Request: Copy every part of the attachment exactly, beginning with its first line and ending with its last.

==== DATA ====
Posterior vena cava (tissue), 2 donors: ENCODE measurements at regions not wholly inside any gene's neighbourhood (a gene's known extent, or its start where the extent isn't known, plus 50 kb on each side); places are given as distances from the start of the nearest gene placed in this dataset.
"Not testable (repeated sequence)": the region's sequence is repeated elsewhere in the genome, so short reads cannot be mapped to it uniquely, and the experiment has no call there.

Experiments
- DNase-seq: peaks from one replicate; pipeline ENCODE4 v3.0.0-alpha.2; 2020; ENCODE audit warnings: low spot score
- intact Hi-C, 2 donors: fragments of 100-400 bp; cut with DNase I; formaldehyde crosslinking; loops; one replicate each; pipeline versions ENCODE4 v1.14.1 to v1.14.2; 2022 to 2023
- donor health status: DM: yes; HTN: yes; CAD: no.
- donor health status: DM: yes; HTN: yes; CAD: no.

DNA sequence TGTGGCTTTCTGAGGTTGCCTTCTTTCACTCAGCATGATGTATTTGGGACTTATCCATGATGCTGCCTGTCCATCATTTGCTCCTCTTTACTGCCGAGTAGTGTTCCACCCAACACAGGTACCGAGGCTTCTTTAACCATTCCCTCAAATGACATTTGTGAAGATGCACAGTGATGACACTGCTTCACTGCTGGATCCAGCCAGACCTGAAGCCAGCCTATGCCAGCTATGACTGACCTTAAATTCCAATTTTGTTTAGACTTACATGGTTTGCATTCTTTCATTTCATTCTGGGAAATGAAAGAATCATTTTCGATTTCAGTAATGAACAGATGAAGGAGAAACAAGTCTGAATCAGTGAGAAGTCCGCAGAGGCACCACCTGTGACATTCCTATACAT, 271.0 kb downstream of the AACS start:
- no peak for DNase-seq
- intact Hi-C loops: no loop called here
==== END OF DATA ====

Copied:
Posterior vena cava (tissue), 2 donors: ENCODE measurements at regions not wholly inside any gene's neighbourhood (a gene's known extent, or its start where the extent isn't known, plus 50 kb on each side); places are given as distances from the start of the nearest gene placed in this dataset.
"Not testable (repeated sequence)": the region's sequence is repeated elsewhere in the genome, so short reads cannot be mapped to it uniquely, and the experiment has no call there.

Experiments
- DNase-seq: peaks from one replicate; pipeline ENCODE4 v3.0.0-alpha.2; 2020; ENCODE audit warnings: low spot score
- intact Hi-C, 2 donors: fragments of 100-400 bp; cut with DNase I; formaldehyde crosslinking; loops; one replicate each; pipeline versions ENCODE4 v1.14.1 to v1.14.2; 2022 to 2023
- donor health status: DM: yes; HTN: yes; CAD: no.
- donor health status: DM: yes; HTN: yes; CAD: no.

DNA sequence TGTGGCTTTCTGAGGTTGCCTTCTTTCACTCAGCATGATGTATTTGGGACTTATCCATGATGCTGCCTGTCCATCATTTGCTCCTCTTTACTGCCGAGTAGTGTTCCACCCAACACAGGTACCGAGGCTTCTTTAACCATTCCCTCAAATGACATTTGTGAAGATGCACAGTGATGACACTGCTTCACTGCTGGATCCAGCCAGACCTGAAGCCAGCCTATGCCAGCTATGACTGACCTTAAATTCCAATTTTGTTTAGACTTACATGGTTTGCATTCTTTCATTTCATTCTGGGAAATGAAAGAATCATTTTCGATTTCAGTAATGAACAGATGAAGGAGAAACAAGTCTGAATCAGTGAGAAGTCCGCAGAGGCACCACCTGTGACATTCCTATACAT, 271.0 kb downstream of the AACS start:
- no peak for DNase-seq
- intact Hi-C loops: no loop called here